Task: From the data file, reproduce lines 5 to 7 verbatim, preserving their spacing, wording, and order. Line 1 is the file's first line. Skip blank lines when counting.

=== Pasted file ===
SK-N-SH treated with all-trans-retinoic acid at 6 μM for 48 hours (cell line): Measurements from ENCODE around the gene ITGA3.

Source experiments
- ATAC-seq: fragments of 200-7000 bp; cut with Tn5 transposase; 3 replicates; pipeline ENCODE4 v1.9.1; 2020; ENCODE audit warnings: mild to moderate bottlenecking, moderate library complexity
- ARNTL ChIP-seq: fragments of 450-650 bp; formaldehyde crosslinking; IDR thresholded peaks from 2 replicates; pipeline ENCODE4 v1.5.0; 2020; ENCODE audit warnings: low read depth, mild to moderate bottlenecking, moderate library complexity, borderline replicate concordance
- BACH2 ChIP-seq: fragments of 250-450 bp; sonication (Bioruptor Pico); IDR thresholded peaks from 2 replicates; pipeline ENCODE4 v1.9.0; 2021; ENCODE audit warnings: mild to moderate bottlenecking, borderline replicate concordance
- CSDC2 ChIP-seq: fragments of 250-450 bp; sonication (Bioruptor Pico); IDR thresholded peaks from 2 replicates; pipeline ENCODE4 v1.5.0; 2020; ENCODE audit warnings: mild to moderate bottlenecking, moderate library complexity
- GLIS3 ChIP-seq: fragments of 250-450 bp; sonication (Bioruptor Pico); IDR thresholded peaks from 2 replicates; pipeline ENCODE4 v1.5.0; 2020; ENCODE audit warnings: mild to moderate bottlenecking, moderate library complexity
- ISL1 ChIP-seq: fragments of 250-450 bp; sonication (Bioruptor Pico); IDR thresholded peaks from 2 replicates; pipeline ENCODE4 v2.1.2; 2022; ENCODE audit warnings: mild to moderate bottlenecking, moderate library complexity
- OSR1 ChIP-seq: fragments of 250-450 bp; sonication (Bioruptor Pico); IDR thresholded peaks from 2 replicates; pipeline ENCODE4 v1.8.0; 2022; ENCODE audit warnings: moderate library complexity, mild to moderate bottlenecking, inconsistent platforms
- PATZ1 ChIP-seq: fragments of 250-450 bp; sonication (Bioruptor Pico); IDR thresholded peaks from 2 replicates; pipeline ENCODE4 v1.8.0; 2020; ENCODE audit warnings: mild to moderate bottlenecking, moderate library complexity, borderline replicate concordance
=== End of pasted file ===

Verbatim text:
- BACH2 ChIP-seq: fragments of 250-450 bp; sonication (Bioruptor Pico); IDR thresholded peaks from 2 replicates; pipeline ENCODE4 v1.9.0; 2021; ENCODE audit warnings: mild to moderate bottlenecking, borderline replicate concordance
- CSDC2 ChIP-seq: fragments of 250-450 bp; sonication (Bioruptor Pico); IDR thresholded peaks from 2 replicates; pipeline ENCODE4 v1.5.0; 2020; ENCODE audit warnings: mild to moderate bottlenecking, moderate library complexity
- GLIS3 ChIP-seq: fragments of 250-450 bp; sonication (Bioruptor Pico); IDR thresholded peaks from 2 replicates; pipeline ENCODE4 v1.5.0; 2020; ENCODE audit warnings: mild to moderate bottlenecking, moderate library complexity